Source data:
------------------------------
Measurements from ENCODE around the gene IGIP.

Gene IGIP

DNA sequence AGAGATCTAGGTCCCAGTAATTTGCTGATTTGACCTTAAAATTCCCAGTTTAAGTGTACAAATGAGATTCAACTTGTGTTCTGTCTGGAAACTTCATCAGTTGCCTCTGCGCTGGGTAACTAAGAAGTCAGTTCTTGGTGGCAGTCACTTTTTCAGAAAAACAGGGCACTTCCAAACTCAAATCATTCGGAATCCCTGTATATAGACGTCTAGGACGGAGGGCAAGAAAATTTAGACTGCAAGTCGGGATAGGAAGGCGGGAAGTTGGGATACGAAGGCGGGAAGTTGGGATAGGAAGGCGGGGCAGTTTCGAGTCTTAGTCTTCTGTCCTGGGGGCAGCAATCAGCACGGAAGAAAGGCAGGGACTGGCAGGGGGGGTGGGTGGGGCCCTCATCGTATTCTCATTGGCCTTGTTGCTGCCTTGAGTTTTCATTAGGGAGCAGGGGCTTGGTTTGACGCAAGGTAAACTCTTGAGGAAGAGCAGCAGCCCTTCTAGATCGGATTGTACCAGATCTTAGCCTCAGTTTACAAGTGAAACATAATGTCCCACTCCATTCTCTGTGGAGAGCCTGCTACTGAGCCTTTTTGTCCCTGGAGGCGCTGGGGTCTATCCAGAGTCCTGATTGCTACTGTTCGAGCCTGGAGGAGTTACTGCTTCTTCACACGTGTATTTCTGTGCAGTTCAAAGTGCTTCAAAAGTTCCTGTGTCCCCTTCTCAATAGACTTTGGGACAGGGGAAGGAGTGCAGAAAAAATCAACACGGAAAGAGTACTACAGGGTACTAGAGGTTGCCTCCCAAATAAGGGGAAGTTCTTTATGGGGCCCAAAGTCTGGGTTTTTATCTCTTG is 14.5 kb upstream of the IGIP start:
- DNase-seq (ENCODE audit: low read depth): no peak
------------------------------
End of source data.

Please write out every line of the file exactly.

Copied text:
Measurements from ENCODE around the gene IGIP.

Gene IGIP

DNA sequence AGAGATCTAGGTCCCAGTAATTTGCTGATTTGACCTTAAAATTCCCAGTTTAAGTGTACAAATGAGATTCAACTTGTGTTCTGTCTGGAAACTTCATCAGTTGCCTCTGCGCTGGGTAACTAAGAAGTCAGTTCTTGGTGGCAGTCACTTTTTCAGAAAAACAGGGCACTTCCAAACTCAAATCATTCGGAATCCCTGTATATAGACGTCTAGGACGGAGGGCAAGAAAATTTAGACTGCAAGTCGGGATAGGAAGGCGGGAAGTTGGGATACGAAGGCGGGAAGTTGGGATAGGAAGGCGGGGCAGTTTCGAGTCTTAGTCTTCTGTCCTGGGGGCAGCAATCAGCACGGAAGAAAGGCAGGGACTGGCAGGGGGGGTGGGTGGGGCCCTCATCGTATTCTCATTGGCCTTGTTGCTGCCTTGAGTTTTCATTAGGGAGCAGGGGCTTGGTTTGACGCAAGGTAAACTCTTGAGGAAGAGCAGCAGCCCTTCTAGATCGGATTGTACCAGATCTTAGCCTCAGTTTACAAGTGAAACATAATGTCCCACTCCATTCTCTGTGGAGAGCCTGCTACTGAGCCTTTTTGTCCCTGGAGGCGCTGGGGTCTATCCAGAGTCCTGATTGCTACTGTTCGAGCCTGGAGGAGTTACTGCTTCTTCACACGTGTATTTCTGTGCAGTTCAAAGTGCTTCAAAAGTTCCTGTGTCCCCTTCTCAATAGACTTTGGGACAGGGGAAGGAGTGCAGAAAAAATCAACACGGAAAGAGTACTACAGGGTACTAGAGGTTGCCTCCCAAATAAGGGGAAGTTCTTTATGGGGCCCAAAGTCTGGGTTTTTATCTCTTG is 14.5 kb upstream of the IGIP start:
- DNase-seq (ENCODE audit: low read depth): no peak